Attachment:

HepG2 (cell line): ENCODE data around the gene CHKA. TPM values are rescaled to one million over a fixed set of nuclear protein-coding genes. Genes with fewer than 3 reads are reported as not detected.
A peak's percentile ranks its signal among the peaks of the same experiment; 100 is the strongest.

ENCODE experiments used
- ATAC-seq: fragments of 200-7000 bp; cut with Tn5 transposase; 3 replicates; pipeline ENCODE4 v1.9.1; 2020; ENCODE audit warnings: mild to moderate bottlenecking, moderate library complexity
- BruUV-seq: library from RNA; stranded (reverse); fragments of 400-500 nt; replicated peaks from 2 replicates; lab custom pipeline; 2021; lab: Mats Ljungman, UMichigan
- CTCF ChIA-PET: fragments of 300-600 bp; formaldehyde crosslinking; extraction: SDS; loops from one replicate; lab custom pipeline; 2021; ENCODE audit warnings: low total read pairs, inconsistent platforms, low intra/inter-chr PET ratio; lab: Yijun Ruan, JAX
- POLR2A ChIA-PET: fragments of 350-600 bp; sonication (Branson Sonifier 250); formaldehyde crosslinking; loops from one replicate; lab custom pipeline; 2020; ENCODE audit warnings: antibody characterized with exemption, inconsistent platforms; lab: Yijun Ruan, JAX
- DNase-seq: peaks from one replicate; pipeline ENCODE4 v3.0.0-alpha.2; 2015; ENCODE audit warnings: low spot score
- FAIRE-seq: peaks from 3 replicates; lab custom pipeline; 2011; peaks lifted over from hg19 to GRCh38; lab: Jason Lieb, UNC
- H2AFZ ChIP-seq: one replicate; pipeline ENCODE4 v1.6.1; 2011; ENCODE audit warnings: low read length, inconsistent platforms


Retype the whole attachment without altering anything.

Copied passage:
HepG2 (cell line): ENCODE data around the gene CHKA. TPM values are rescaled to one million over a fixed set of nuclear protein-coding genes. Genes with fewer than 3 reads are reported as not detected.
A peak's percentile ranks its signal among the peaks of the same experiment; 100 is the strongest.

ENCODE experiments used
- ATAC-seq: fragments of 200-7000 bp; cut with Tn5 transposase; 3 replicates; pipeline ENCODE4 v1.9.1; 2020; ENCODE audit warnings: mild to moderate bottlenecking, moderate library complexity
- BruUV-seq: library from RNA; stranded (reverse); fragments of 400-500 nt; replicated peaks from 2 replicates; lab custom pipeline; 2021; lab: Mats Ljungman, UMichigan
- CTCF ChIA-PET: fragments of 300-600 bp; formaldehyde crosslinking; extraction: SDS; loops from one replicate; lab custom pipeline; 2021; ENCODE audit warnings: low total read pairs, inconsistent platforms, low intra/inter-chr PET ratio; lab: Yijun Ruan, JAX
- POLR2A ChIA-PET: fragments of 350-600 bp; sonication (Branson Sonifier 250); formaldehyde crosslinking; loops from one replicate; lab custom pipeline; 2020; ENCODE audit warnings: antibody characterized with exemption, inconsistent platforms; lab: Yijun Ruan, JAX
- DNase-seq: peaks from one replicate; pipeline ENCODE4 v3.0.0-alpha.2; 2015; ENCODE audit warnings: low spot score
- FAIRE-seq: peaks from 3 replicates; lab custom pipeline; 2011; peaks lifted over from hg19 to GRCh38; lab: Jason Lieb, UNC
- H2AFZ ChIP-seq: one replicate; pipeline ENCODE4 v1.6.1; 2011; ENCODE audit warnings: low read length, inconsistent platforms